On the Conflict of Public Opinion: Interpretation of Literary Classics

By Ozerova, Karina A.; Bekmetov, Rinat F. | Journal of Organizational Culture, Communications and Conflict, January 1, 2016 | Go to article overview

On the Conflict of Public Opinion: Interpretation of Literary Classics


Ozerova, Karina A., Bekmetov, Rinat F., Journal of Organizational Culture, Communications and Conflict


INTRODUCTION

Art classics at all times - was a subject of infinite and heated debates. There are all bases to consider that dispute on classical heritage of the past to be an integral part of the heritage. Fully it belongs to the Russian culture and art.

Russian culture, as we know, is logo-centric. It means that its main core is the word which owing to the historical reasons is closely connected with Christian religious tradition. In Russia we always treated the word faithfully and therefore there is nothing surprising that from all arts literature became the expressor of the deep parties of the Russian national consciousness. We will consider also the fact that the Russian literature, at least since the 18th century, combined multiple diverse functions, subordinating actual tasks of the current public life to artistry. In this respect it was a loud-hailer not only of esthetic, but also social and philosophical, political and economic, ethic and legal ideas. It showed a rare example of genre and style versatility. In it interest in an eternal and passing, high ideal and terrestrial forms of its implementation is united.

Today the Russian classical literature endures the difficult period of social reception. Until recently, during the Soviet era, it was object of general reader's attention with all possible expenses among which - quite ideologized, tendentious interpretation of its central plots and pictures took place. On the practical level it led to hidden (latent proceeding) to the conflict when, for example, at literature lessons the capable school student could not express alternative opinion and if he had it and, moreover, articulated it in the creative composition (a popular genre of school literary criticism of those years), it influenced what grade the teacher could give. During a Post-Soviet era locks of political and civil liberty have opened, and have resolutely refused treatments of this sort. In exchange to a single view of literary works there was a poly-variable approach which included some extremes when the text of subjective interpretation was so free in estimates that it obviously distorted classics. Interpretation became prior to required work. From the methodological point of view it was proved by the concept of "death of the author" which was offered by Rolland Bart, the French researcher structuralist. He claimed that the idea of the writer as "sacred carrier of the supreme values" is the myth. The text is created by language as sign system, the author acts as its tool. From here - the significant role in forming meanings of a verbal art ensemble is played by the reader as an element of social environment. Interpretations are as many as there are readers (Bart R, 1989).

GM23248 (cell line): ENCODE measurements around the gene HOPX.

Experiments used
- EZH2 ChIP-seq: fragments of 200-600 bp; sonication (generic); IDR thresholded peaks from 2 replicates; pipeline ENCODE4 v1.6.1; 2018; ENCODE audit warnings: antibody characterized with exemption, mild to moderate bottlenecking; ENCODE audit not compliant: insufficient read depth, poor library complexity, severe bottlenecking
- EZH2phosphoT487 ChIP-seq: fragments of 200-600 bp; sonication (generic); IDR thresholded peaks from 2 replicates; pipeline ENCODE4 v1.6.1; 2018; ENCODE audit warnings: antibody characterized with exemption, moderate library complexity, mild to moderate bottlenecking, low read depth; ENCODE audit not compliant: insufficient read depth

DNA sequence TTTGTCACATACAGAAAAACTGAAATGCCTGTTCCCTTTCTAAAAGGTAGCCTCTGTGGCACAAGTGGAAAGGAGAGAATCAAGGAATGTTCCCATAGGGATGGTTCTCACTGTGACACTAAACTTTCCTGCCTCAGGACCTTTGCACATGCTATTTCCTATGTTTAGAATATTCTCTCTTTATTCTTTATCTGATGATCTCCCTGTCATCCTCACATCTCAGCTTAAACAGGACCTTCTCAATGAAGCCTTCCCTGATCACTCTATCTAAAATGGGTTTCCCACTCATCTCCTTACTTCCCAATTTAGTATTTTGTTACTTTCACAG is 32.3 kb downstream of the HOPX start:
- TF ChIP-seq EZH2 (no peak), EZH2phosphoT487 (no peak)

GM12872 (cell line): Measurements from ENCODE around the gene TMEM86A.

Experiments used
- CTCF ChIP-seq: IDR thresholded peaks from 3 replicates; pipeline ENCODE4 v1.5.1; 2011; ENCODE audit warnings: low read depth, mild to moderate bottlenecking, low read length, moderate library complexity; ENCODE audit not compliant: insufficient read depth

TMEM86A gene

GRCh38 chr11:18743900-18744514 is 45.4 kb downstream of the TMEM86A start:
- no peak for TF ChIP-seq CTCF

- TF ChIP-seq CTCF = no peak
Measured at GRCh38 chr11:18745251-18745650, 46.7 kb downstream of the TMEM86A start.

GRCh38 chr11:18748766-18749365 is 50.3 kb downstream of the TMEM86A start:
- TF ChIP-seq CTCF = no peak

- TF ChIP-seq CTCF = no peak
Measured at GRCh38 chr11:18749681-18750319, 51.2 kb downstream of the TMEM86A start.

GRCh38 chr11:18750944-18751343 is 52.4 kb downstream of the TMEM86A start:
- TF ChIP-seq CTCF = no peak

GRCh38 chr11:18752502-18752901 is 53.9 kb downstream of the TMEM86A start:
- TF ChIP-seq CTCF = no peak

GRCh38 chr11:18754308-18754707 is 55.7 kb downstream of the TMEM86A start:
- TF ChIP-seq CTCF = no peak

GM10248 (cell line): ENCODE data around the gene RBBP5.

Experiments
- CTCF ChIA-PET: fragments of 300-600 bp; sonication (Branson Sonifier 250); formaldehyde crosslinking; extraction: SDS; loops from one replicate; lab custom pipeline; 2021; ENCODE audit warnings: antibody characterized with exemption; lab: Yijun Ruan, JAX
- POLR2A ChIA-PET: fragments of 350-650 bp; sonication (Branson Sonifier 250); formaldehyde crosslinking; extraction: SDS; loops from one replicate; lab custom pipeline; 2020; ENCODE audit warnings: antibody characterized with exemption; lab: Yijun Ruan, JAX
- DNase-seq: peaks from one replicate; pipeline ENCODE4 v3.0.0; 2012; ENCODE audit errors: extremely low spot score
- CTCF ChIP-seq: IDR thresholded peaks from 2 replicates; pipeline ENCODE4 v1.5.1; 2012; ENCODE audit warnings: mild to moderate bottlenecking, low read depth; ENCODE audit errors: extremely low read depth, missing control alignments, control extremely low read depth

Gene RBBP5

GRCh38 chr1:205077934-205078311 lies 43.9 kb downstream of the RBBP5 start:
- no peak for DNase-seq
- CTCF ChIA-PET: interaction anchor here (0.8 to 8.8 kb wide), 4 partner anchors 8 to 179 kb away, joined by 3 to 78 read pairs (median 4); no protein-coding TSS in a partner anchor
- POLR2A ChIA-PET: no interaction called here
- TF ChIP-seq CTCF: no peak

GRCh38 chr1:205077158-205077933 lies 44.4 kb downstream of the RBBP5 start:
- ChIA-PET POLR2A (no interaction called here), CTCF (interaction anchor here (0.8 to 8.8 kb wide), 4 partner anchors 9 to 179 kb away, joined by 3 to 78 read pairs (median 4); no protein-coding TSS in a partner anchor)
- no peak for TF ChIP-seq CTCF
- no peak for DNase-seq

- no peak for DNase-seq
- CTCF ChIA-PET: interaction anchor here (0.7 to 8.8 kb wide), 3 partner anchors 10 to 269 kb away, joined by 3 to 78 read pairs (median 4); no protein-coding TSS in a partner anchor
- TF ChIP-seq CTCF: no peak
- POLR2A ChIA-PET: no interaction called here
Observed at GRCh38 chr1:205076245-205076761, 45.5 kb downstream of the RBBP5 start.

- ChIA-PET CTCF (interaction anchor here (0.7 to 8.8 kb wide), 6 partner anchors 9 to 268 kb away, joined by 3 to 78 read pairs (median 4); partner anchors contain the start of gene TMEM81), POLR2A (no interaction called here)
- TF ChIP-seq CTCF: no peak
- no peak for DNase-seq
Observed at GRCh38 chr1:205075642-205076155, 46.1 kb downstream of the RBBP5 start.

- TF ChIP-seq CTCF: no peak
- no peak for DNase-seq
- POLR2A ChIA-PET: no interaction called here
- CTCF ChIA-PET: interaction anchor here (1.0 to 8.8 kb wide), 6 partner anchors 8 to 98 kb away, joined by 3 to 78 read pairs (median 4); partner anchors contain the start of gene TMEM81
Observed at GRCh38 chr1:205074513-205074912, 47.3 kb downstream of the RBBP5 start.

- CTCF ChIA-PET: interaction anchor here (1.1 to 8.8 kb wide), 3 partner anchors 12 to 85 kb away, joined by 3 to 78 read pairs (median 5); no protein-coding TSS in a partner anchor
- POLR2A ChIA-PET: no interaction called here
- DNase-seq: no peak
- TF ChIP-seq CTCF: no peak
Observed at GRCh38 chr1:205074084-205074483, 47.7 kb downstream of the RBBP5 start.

The problem, thus, consists in somehow to correlate two reader's strategies, having overcome pernicious extremes and having found optimum model. The situation is complicated by the fact that the Russian literary classics does not exist as a Kant transcendental object. It is indirectly involved in opposition of ideological systems and is used by them as required. One of them, traditionalist, conservative, professes a view according to which the Russian literature - is the keeper of "ground", basic foundations oriented to official orthodox belief. In such respect A.S. Pushkin, despite the freethinking (see the poem "Gavriliada", 1821), - is the religious prophet, the speaker of sacral truth, and it alone. Another, liberal, not traditionalist, approves a priority of free circulation with the past, and A.S. Pushkin for him - is the poet versatile, not becoming isolated in one prepotent line, many-sided.

There are justified questions: how to read classics? whether it is necessary to consider the public and ideological moments in the course of reading? in what degree they are of interpretative value? whether new terms are important for understanding classical literature and art? whether the conflict of ideologies is surmountable in principle? …

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